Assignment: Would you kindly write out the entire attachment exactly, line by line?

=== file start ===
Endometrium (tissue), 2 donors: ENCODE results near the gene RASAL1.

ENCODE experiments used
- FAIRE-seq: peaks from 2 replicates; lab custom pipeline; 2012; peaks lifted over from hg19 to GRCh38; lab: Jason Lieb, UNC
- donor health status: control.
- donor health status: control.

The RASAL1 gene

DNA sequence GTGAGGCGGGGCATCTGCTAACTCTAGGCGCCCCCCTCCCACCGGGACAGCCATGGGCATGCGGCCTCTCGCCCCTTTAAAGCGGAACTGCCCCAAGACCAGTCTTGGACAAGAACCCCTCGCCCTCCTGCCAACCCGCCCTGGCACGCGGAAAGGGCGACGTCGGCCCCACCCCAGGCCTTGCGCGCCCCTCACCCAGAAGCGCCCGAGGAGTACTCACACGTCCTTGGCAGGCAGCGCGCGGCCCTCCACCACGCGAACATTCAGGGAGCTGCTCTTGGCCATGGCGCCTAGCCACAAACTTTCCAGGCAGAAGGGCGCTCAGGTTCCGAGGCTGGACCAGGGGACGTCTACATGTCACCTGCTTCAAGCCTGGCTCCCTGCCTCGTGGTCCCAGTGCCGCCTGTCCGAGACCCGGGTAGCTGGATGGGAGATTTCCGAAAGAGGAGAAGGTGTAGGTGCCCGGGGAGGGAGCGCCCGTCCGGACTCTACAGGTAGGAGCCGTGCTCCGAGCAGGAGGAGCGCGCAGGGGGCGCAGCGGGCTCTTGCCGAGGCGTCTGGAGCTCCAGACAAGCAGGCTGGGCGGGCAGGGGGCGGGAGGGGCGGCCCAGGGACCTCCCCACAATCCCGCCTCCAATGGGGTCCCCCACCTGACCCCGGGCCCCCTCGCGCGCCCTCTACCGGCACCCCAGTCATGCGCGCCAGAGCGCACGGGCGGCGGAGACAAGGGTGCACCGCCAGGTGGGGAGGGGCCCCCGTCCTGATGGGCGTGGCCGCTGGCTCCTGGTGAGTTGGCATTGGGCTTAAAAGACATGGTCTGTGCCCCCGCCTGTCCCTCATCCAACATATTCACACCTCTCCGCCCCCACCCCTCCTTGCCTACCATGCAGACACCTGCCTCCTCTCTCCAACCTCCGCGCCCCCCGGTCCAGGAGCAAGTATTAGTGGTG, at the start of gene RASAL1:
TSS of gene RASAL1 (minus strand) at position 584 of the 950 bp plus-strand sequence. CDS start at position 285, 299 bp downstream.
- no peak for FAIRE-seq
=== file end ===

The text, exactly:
Endometrium (tissue), 2 donors: ENCODE results near the gene RASAL1.

ENCODE experiments used
- FAIRE-seq: peaks from 2 replicates; lab custom pipeline; 2012; peaks lifted over from hg19 to GRCh38; lab: Jason Lieb, UNC
- donor health status: control.
- donor health status: control.

The RASAL1 gene

DNA sequence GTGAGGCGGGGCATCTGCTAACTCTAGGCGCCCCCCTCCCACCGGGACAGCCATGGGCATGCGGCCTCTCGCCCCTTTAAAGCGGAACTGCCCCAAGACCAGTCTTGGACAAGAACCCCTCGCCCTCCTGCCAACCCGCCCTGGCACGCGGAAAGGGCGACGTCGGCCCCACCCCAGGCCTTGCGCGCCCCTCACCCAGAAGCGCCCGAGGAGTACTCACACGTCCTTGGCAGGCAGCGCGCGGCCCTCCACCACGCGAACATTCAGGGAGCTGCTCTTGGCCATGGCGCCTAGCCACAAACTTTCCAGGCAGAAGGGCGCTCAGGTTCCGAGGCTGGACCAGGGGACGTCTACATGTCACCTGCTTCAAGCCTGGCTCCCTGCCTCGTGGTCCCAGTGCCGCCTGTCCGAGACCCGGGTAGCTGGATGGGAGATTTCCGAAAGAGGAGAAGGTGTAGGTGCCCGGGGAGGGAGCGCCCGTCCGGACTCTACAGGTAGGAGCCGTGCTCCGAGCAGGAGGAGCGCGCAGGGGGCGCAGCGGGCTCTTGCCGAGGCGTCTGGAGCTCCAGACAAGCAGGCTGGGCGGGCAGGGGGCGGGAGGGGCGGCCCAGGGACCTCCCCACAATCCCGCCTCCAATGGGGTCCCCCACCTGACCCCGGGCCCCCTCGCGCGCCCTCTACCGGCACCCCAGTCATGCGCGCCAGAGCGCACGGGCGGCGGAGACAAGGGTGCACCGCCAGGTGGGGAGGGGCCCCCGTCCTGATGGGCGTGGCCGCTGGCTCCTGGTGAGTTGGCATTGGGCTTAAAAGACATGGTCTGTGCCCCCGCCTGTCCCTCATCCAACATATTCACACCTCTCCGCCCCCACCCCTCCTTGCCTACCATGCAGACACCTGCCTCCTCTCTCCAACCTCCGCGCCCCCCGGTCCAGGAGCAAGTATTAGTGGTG, at the start of gene RASAL1:
TSS of gene RASAL1 (minus strand) at position 584 of the 950 bp plus-strand sequence. CDS start at position 285, 299 bp downstream.
- no peak for FAIRE-seq